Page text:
The price of new .sucks domains is to be investigated amid claims that brands and celebrities could be exploited.
The Internet Corporation for Assigned Names and Number (Icann) has asked the US and Canadian trade authorities to investigate Vox Populi, which secured the rights to sell the name. The company denies any wrongdoing.
An influx of new domain names are going on sale in June, including potentially helpful domain endings such as boutique, .support, .travel.
However, there are also more sinister extensions, including .sucks, .fail and more adult .xxx and .porn.
These domains could be hijacked by disgruntled customers, competitors or used to host inappropriate material.
Companies will have to decide whether it’s worth $2,500 a year to tie up a .sucks address during a 60-day early access period set aside for trademark owners and celebrities that begins March 30.
If they don’t, anyone in the world will be able to register the name and set up their own protest site.
Specialist online website Domain Incite reports that actor “Kevin Spacey, Microsoft, Google and Apple have already bought up ‘.sucks’ sites in a bid to protect their reputations”, a practice is known as “defensive registering”.
Icann granted Vox Populi permission to sell the “.sucks” names but is now concerned at the price levels the Canadian company has set.
Vox Populi is allegedy selling the domians for $2,000, described as a ‘sunrise’ premium to those wishing to register ‘.sucks’ addresses early.
“Also they are using a list of words or names that have been defensively registered in the past, for which they are charging the top amount.”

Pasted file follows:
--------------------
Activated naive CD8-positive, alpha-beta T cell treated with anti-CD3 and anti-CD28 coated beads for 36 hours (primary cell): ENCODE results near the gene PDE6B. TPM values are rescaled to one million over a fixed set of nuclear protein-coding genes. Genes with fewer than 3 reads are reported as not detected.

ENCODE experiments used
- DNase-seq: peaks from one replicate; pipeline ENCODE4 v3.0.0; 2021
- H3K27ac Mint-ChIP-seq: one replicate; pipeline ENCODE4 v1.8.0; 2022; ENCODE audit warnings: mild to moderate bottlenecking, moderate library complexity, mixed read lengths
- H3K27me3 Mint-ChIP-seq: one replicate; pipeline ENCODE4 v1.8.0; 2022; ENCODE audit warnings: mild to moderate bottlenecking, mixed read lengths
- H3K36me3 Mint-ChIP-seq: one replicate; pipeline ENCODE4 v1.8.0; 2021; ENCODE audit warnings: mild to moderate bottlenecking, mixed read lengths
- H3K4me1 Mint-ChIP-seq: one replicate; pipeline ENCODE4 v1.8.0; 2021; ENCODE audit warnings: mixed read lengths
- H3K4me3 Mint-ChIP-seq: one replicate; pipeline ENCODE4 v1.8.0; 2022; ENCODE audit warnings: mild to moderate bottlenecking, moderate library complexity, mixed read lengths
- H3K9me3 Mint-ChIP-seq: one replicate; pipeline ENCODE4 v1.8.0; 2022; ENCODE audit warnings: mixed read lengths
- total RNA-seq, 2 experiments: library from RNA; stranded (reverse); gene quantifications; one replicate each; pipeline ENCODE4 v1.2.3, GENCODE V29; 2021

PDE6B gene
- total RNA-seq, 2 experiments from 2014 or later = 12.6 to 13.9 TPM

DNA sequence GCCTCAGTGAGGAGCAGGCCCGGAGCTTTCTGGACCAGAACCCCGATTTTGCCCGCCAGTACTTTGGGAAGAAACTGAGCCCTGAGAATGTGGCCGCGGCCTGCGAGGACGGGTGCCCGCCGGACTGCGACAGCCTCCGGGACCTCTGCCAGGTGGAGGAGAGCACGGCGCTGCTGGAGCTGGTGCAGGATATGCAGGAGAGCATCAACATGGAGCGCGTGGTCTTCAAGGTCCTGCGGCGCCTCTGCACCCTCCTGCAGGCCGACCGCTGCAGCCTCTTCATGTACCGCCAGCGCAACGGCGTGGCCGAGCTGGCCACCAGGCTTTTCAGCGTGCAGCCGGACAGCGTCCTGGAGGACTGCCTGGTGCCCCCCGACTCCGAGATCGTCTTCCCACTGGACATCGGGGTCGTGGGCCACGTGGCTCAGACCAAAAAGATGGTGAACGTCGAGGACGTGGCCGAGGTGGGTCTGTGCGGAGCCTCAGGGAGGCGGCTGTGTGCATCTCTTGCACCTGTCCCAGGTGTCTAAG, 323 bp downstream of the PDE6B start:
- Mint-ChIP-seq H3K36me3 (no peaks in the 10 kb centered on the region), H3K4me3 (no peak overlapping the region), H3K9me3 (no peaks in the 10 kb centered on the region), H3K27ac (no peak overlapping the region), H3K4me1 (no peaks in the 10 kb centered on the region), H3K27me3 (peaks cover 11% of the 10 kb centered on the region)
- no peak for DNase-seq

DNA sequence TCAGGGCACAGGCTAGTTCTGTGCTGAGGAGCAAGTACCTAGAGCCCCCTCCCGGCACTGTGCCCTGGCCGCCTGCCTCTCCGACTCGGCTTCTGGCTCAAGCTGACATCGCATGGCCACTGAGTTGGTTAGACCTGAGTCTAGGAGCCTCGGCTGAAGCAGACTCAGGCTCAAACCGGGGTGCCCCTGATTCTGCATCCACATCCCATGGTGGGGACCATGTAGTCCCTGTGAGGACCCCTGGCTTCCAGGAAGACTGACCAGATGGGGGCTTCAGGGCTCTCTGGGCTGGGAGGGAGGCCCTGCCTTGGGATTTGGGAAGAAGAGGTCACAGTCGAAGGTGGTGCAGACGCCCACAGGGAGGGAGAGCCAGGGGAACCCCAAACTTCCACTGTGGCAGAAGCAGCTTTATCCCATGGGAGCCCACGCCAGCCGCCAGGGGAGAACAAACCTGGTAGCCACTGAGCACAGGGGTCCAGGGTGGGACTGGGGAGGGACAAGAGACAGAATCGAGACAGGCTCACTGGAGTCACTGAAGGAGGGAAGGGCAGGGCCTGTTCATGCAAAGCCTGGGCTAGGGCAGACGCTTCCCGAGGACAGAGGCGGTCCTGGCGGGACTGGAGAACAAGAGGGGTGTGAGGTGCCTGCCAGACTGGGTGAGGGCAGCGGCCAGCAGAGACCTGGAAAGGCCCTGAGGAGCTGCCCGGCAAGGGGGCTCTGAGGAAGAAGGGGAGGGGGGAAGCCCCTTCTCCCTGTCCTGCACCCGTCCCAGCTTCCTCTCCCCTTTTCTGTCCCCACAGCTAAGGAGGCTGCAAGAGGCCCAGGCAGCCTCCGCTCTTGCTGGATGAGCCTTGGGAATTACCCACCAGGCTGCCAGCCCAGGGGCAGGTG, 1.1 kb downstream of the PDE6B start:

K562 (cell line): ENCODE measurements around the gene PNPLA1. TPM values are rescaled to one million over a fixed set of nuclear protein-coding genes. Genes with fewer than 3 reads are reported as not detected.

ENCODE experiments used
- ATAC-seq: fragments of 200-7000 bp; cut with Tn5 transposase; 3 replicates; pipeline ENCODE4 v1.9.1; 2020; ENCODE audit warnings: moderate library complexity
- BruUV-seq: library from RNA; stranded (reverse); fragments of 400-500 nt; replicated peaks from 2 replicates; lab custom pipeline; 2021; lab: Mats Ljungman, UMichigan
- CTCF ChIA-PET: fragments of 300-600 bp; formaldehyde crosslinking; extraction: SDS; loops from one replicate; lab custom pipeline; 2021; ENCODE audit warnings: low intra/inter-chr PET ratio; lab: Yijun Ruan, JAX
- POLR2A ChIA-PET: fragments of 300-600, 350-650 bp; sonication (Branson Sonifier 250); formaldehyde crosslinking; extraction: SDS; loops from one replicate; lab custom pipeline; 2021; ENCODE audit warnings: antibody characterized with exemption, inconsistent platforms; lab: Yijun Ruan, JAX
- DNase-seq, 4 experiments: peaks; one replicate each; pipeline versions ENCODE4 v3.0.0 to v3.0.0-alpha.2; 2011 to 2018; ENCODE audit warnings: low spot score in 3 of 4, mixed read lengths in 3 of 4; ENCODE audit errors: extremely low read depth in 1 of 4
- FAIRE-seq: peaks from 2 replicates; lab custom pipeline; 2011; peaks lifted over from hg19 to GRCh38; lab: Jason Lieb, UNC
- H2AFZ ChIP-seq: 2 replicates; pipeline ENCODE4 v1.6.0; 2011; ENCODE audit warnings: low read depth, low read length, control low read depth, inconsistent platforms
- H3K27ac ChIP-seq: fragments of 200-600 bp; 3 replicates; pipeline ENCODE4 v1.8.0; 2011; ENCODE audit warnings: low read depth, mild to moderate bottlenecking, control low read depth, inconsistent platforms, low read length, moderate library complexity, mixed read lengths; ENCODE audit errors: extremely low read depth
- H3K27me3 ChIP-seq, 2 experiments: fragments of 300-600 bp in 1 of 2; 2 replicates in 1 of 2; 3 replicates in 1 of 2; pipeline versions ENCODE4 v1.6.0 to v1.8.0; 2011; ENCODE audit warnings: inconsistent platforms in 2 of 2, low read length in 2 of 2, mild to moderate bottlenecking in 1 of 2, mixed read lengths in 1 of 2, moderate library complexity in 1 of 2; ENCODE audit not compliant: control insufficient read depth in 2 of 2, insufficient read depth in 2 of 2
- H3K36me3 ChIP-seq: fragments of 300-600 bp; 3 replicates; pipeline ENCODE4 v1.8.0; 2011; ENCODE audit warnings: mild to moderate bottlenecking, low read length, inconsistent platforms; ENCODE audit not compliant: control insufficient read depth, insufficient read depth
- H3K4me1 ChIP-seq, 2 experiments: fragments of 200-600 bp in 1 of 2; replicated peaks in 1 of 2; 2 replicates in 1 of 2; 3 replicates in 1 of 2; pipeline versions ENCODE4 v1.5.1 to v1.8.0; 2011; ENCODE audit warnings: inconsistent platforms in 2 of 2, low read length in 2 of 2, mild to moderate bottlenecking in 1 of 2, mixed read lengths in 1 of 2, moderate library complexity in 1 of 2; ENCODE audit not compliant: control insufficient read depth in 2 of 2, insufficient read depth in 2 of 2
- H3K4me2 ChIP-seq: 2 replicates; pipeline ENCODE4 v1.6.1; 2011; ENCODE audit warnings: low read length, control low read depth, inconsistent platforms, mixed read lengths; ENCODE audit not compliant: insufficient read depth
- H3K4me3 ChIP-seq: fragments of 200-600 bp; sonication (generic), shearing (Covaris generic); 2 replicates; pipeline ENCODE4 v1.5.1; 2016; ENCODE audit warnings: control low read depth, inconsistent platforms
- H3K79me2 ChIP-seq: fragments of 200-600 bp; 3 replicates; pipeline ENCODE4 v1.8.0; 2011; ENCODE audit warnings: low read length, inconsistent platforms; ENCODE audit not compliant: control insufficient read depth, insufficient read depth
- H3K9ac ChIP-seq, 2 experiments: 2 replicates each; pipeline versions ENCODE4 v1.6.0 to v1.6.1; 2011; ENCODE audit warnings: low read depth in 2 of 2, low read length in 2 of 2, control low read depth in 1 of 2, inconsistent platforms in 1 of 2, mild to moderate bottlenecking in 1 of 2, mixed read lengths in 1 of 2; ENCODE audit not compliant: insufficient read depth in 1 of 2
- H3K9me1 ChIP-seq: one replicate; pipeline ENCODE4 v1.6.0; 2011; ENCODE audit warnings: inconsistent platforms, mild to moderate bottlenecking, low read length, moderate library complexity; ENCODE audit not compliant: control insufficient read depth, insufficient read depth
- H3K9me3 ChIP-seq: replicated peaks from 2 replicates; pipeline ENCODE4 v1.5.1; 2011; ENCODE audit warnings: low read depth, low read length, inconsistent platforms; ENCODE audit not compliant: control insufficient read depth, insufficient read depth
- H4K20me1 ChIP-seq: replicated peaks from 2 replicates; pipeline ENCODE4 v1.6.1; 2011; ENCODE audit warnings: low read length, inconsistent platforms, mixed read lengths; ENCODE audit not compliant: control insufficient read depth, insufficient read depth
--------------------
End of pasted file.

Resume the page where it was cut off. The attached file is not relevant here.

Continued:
By contrast, new gTLDs such as “.rocks” or “.forsale” typically sell for between $5 (£3.42) and $20 a year.
Another controversial new suffix, .porn, has already begun its early access period, drawing registrations from Microsoft, Harvard University and even pop star Taylor Swift.
Celebrities have more experience with the problems that may arise, having dealt with a barrage of new web site names when the .xxx suffix opened for business four years ago.
In a strongly worded letter to Icann, the authority’s own advisory body, the Intellectual Property Constituency (IPC), demanded a “halt” to Vox Populi’s “illicit”, “predatory” and “coercive” selling scheme.
But even though Icann approved the “.sucks” domain name sale and issued the licence to sell the related website addresses, it appears not to have jurisdiction over how they are sold.
There is no evidence that Vox Populi has done anything wrong, and the company told Domain Incite its pricing and policies were “well within the rules”.
Icann has referred Vox Populi to the two bodies it believes may have the regulatory authority to investigate the company’s practices: the Federal Trade Commission in the United States and the Canadian Office of Consumer Affairs, as the company is registered in Canada.
But unless the company has broken the law, it is not clear what powers Icann has over Vox Populi’s handing of the sale of “.sucks”.